In Johnson’s novel, faith and mysticism bring two people on uncertain paths together in the mountains of Appalachia.
On the surface, Amanda Abernathy and Cody Stone have little in common, save their mental infirmities. Amanda is a 17-year-old who, after a serious head injury, now lives with vivid, waking nightmares. Cody, meanwhile, is just another young veteran returned home from Vietnam with debilitating shellshock, his mind ever calling him back to the horrors he witnessed in the jungle. But in their shared “spells” an inexplicable bond emerges, a mystical connection between two people who have never met and don’t even know each other’s names. Their paths will eventually cross on South Mountain at Yellow Bird—the dilapidated bookstore that Amanda inherited from her grandmother—but not before weathering small-town scandals, skirmishes with the local coal company and a disaster of almost biblical proportions. Johnson’s debut is, at its core, a pastoral tale, a celebration of the rustic music and rich traditions of the hills and hollows of Virginia and West Virginia and their ability to offer relief and purpose in a harsh, lonesome world. The narrative employs a unique dual tone, portraying its everyday events and folksy setting with blunt, obtuse language while contrasting that with lyrical, dreamlike prose for Amanda and Cody’s trances. Occasionally the latter is overly vague, but much of the novel’s appeal is in its coyness with details, and since the characters are so willing to accept the strange or the spiritual, the wealth of unanswered questions isn’t as distressing as one might expect. Though the novel is not devoid of action, it’s at its best in the small moments, when characters are talking, sharing stories or enjoying meals. Quaintness is what the novel honors, and in its depiction of this quaintness, the book excels.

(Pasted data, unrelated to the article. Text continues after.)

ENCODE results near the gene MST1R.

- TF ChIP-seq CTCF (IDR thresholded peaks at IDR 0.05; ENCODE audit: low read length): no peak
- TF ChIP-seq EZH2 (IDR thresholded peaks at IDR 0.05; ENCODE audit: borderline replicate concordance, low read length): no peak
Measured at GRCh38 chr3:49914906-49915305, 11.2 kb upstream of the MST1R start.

Old-fashioned but never stodgy; a charming story about a bygone time where even magic seems possible.